2001 Ford Focus Reviews
The Focus arrived last year and quickly displaced the Escort as Fords best-selling small car. The front-drive, compact-size Focus was designed in Europe and comes in four-door sedan, three-door hatchback and four-door station wagon body styles. The Focus Wagon is featured in our 2001 Station Wagon Buying Guide.
This years big news is the addition of an optional electronic stability system an unusual feature for a car in this size and price range. Called AdvanceTrac, the system reduces engine power and applies the brakes to individual wheels to prevent skids. AdvanceTrac works with the antilock brakes and traction control systems and is available on the ZTS sedan and ZX3 hatchback.
Later in the model year, look for Ford to offer special editions of the Focus such as the 2000 Sony sedan with a window-rattling sound system and the Kona hatchback aimed at mountain bikers.
The Focus Sedan is 175 inches long about the same as the Escort sedan but is 3 inches taller at 56.3 inches. This makes the Focus look much larger on the road. The hatchback is nearly 7 inches shorter than the sedan but wears the same front styling.
Ford calls the distinctive styling New Edge, and it is marked by prominent creases and dramatically designed headlamps that sweep back into the hood and fenders.
The Focus has a tall, long interior designed to accommodate a population that is getting taller and older. The seats are higher in the Focus than those in the Escort, and the doorways are larger to make it easier to get in and out. The higher seats give Focus drivers a hint of the command seating position that help make sport utility vehicles popular.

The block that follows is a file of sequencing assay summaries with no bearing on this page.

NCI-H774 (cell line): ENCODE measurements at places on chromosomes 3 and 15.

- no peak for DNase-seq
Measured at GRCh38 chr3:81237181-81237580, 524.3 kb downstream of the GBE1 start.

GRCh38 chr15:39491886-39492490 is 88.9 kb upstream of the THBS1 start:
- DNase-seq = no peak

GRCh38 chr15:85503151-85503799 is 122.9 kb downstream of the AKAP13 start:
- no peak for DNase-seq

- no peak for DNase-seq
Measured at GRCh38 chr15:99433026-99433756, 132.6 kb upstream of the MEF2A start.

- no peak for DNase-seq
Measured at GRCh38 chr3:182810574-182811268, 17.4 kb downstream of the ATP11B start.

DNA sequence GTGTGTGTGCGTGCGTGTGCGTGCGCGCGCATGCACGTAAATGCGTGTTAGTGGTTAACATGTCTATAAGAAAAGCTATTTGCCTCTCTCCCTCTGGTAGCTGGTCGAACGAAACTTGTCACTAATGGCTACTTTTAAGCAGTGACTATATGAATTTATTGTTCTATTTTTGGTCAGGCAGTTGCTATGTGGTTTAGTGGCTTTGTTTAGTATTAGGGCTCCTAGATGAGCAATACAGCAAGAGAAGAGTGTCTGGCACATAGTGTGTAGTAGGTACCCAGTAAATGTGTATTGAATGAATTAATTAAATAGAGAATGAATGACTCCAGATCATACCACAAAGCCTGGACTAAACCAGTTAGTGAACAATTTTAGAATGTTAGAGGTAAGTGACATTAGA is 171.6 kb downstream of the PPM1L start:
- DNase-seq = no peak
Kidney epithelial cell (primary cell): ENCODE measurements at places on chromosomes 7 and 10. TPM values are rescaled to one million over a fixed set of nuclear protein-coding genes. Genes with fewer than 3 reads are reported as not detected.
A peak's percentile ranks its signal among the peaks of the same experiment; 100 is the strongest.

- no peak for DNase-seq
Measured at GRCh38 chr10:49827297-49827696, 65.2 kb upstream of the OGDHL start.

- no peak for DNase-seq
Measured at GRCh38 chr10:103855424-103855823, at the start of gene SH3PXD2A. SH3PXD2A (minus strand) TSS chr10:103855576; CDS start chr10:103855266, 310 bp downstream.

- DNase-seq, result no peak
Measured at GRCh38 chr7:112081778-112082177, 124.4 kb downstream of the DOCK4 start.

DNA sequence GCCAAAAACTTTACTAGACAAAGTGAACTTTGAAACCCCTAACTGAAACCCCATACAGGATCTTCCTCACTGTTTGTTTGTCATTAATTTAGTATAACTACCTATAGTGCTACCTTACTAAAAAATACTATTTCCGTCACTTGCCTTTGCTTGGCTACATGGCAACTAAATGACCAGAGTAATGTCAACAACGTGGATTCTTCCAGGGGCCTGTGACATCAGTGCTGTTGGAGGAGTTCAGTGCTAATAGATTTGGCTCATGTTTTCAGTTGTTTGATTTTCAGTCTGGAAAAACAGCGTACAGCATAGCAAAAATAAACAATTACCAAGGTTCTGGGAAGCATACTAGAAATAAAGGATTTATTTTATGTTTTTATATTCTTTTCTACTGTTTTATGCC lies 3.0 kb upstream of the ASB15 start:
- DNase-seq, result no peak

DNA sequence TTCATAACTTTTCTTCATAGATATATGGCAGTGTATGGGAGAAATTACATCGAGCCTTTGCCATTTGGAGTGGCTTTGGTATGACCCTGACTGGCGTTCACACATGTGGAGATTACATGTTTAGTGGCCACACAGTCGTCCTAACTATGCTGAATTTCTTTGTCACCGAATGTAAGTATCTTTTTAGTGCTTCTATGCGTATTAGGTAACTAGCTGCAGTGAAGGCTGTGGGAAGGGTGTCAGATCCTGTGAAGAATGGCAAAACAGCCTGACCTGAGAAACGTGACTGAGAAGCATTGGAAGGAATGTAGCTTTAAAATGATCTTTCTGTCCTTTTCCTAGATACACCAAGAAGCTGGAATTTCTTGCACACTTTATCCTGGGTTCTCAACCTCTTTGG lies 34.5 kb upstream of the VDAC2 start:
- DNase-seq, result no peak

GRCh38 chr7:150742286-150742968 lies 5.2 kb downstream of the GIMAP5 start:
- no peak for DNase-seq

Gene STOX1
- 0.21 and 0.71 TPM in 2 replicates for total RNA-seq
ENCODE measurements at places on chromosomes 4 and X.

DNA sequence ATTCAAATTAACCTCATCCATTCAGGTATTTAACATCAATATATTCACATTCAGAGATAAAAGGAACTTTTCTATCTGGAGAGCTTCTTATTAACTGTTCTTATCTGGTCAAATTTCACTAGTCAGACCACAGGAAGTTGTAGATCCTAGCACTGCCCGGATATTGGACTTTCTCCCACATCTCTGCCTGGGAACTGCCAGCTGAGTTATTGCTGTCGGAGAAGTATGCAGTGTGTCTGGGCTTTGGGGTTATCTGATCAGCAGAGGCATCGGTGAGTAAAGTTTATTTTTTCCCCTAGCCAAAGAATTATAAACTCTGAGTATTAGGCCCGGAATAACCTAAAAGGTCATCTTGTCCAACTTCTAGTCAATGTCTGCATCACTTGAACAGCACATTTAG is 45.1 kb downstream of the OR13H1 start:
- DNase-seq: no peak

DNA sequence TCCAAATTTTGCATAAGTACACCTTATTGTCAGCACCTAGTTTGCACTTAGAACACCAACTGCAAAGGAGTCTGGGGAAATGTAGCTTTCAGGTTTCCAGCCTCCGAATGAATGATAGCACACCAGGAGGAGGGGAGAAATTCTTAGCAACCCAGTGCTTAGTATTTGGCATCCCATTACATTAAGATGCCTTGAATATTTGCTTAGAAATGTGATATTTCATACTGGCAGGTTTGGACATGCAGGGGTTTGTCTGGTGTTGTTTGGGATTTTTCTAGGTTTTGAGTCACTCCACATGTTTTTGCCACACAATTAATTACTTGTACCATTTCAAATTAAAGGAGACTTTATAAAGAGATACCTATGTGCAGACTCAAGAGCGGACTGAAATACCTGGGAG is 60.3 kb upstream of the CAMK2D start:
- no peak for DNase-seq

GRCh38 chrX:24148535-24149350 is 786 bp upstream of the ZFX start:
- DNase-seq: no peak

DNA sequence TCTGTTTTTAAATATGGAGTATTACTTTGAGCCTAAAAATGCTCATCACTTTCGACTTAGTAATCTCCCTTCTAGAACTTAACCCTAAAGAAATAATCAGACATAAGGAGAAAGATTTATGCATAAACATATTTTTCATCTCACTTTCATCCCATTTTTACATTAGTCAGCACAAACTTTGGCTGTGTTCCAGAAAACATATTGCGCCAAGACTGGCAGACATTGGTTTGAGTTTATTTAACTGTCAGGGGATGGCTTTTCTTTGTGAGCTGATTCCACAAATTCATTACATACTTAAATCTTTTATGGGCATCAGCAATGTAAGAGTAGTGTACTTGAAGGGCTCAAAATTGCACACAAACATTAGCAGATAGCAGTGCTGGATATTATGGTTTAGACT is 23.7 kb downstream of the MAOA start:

Though the Focus is aimed at young buyers, Ford expects one-third to be middle-aged and older. Ford tried to address this with larger, clearly labeled interior controls that are easier to see and positioned for an easier reach.
Ford says the Focus is roomier than key rivals such as the Chevrolet Cavalier, Dodge Neon, Honda Civic and Toyota Corolla, and it can seat five comfortably. The rear seat folds on all models to expand cargo capacity.
Under the Hood
The base engine for the Focus is the 110-horsepower 2.0-liter four-cylinder used in the Escort. The optional engine is the 130-hp 2.0-liter four-cylinder used in the ZX2 coupe. Both engines are available with a four-speed automatic or five-speed manual transmission.
The European roots of the Focus show in its crisp, athletic cornering ability and firm ride. The 130-hp engine delivers much livelier acceleration, though the optional automatic transmission saps a lot of its vigor.
The upright design and roomy, ergonomic interior make this car suitable for either younger or older drivers, and the rear seat has space for two 6-footers. Both the sedan and hatchback provide ample cargo space; however, the split rear seatbacks dont lay close to flat unless the one-piece cushion is folded first. In other words, you have to give up the entire rear seat for one side of the seatback to lay flat.
Prices are reasonable on the Focus, which stacks up as good value against rivals such as the Volkswagen Golf/Jetta and Honda Civic.